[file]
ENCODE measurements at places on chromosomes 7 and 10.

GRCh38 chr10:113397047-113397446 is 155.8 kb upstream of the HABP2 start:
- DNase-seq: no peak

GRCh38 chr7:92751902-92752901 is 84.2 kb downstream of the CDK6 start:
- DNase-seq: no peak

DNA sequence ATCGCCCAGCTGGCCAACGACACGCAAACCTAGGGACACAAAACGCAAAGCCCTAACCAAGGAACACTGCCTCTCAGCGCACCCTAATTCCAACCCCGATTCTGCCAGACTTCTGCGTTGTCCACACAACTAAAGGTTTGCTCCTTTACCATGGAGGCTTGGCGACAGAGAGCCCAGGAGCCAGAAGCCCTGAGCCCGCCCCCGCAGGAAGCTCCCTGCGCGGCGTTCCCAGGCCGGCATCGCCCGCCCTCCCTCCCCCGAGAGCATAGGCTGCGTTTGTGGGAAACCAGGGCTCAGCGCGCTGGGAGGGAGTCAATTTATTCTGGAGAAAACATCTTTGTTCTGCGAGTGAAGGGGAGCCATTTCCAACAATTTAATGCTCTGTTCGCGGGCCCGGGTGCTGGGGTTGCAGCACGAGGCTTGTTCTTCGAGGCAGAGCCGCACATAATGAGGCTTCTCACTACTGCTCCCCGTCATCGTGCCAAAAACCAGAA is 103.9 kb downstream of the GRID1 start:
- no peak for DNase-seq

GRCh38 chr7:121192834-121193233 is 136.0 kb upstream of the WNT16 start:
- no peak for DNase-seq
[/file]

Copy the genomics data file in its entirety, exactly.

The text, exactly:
ENCODE measurements at places on chromosomes 7 and 10.

GRCh38 chr10:113397047-113397446 is 155.8 kb upstream of the HABP2 start:
- DNase-seq: no peak

GRCh38 chr7:92751902-92752901 is 84.2 kb downstream of the CDK6 start:
- DNase-seq: no peak

DNA sequence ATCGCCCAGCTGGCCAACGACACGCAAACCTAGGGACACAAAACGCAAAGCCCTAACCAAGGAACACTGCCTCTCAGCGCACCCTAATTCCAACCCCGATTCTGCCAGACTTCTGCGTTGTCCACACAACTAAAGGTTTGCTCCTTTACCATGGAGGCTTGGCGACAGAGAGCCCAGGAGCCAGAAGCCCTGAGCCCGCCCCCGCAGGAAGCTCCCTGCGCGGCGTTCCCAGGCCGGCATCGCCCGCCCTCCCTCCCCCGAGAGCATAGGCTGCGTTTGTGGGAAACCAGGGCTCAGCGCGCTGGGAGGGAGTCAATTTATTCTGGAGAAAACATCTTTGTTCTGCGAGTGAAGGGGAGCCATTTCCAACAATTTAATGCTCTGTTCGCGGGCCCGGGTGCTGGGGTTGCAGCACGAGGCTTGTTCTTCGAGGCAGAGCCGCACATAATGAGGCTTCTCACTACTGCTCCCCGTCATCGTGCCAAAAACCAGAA is 103.9 kb downstream of the GRID1 start:
- no peak for DNase-seq

GRCh38 chr7:121192834-121193233 is 136.0 kb upstream of the WNT16 start:
- no peak for DNase-seq